He Dedicated to Roses

Vol: 11; Ch: 42
3.904 out of 5 from 797 votes
Rank #6,014
He Dedicated to Roses

Ida Choi’s family is deeply indebted to the parents of Mimi Shin, a spoiled, self-important brat. Ida is forced to do anything and everything that Mimi commands her to - or else her family will be thrown out into the streets! However, she can let off some steam by dressing up as a guy and fighting neighborhood delinquents. Ida’s become such a skilled fighter that guys come from all around to brawl with her male alter-ego “Yodah Choi”. But with delinquents obsessively challenging her and Mimi refusing to let her have any time for herself, how long can Ida keep her double life a secret?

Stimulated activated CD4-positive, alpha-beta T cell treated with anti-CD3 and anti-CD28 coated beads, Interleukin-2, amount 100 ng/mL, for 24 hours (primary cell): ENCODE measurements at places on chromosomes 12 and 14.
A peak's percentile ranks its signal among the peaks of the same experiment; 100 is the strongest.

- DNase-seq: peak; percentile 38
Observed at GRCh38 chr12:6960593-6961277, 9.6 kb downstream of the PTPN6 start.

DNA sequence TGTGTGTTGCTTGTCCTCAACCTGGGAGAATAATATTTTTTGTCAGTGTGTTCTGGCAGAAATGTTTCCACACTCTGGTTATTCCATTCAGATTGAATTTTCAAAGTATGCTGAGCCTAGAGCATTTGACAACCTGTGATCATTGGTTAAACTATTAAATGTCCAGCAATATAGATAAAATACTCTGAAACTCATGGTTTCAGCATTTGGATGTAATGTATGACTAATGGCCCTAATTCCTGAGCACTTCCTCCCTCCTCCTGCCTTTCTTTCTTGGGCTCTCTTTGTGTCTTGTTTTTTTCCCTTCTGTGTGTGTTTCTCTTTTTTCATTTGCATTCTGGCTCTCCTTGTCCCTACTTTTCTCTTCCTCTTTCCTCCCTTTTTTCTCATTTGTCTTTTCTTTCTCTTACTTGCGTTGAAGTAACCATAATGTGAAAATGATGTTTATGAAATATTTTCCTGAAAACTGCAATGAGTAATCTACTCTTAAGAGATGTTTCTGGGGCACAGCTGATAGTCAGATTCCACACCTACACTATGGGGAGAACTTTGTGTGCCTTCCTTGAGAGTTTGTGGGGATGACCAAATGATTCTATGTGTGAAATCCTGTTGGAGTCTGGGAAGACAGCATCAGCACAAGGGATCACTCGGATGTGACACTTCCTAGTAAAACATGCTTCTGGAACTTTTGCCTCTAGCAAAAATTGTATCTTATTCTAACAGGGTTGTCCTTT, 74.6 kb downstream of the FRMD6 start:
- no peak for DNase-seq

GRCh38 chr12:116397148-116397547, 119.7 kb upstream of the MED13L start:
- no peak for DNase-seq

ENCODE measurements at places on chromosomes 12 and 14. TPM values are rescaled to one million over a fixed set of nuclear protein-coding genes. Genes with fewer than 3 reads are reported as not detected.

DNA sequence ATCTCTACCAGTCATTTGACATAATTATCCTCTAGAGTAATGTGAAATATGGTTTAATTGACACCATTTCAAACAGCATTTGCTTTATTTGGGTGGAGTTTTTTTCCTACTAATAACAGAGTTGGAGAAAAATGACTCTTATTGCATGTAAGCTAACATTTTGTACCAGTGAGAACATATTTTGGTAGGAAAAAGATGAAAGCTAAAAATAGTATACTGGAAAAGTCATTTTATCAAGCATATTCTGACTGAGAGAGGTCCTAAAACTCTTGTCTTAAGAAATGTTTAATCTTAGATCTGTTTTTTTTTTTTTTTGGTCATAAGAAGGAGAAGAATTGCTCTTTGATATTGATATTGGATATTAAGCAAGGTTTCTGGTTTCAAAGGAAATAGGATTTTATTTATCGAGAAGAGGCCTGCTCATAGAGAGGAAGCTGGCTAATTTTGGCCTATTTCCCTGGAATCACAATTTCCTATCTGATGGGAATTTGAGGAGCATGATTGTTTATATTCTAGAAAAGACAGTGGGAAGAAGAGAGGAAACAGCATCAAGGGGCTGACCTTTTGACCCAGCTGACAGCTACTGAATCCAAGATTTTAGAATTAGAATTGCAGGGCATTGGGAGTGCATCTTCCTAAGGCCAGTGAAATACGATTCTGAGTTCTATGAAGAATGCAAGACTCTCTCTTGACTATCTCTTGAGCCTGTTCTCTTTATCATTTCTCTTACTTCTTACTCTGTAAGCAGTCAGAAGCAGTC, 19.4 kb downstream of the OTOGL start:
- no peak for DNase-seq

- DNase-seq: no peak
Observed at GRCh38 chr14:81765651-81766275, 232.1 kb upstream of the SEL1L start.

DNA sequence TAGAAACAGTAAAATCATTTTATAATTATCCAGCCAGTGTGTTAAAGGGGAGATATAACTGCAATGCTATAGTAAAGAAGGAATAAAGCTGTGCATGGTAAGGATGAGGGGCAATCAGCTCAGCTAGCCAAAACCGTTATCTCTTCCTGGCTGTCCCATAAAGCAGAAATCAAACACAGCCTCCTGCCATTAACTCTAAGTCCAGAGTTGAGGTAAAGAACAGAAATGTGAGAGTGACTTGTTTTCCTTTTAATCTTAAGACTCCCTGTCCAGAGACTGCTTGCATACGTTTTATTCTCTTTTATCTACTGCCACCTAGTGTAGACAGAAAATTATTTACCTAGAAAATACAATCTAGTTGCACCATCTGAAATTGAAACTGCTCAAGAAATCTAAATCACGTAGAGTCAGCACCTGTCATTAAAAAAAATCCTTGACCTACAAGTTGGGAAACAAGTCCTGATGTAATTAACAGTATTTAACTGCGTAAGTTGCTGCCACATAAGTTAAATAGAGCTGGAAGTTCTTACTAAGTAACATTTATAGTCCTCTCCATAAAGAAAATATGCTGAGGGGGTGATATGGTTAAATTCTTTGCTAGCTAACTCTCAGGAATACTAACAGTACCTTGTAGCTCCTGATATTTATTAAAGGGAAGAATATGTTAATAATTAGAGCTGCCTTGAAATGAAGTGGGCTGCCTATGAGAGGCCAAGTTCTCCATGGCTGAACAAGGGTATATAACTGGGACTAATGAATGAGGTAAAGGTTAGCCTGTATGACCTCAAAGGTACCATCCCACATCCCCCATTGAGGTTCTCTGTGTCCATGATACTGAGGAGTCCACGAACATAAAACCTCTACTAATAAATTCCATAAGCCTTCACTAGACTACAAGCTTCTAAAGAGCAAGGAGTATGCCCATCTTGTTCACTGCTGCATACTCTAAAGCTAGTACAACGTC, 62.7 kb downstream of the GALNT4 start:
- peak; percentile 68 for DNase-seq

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Ah, the Shoujo soap opera. Most beloved of all the nonsense genres (I don't actually know if that's true, I just can't think of anything else to put here). Ha ha! I didn't realize this was a manhwa at first, so I read the first ten or so pages manga-style. Upon recognizing my mistake, I re-read them, and it made way more sense. STORY After her family goes bankrupt, Choi Ida is taken in and bullied by her childhood not-so-friend, Shin Mimi, who forces Ida to do anything and everything she wants. Ida is unable to stand up to Mimi (or her family will be turned out on the streets), so she takes out her frustration by living a double life- by inventing and dressing up as Choi Yodah, a boy who has earned a reputation as one of the toughest fighters in the area. Drama ensues. This quickly turned into a whirlwind of ulterior motives and double-crossing, as Ida tries not to let anyone find out she's Yodah, and vice-versa. Which is difficult since they eventually run in pretty similar social circles. The density of some fictional characters will never cease to amaze me. Despite delighting in depicting copious amounts of hot boy-on-girl-dressed-as-boy "fauxnen-ai", there is quite a a bit of "homo"-bashing. It's one of the worst insults in the manga, and at least one chapter revolves around someone trying not to get beaten up after being accused as gay (Soooo politically correct! umm... cultural difference?). The result reminded me of those rappers/hip-hop artists who exclaim "no homo" right before launching themself into a lengthy soliloquy about how much they love their brothas (no homo!). Odd, indeed. ART Standard shoujo fare. The bishounen were bishounen-y (complete with sparkles and bubbles!), everyone else had the perfect amount of generic cuteness, and it did that thing when the eyelashes are drawn as white in the really close-up frames (I hate that thing!). CHARACTERS Fairly stereotypical. Ida (protagonist!) was of the new(ish) "tough" shoujo heroine trope, but wasn't terribly relatable, and didn't get much emotional depth. Nobody did for that matter. The gangs (literally) of bishounen were generally all in the "incredibly wealthy, but misunderstood, bad-boy" group (I'd never seen so many different takes on the same character-type in one place), though, in their credit, they were easy enough to tell apart. Mimi (antagonist!) was bitchy to her core, and did an excellent job of it. She was mre of a plot device than a character, though, and her motivations for being so unpleasant were never fully explained. OVERALL What the manwha lacks in quality, it makes up for in entertainment value. Like I said- it's a soap opera. The constant fluctuations in people dating each other (including their ulterior motives for doing so), backstabbing, gossip, and bishounen-infested gang brawls made this really hard for me to put down. Like when people slow down their cars to look at accidents on the side of the road.

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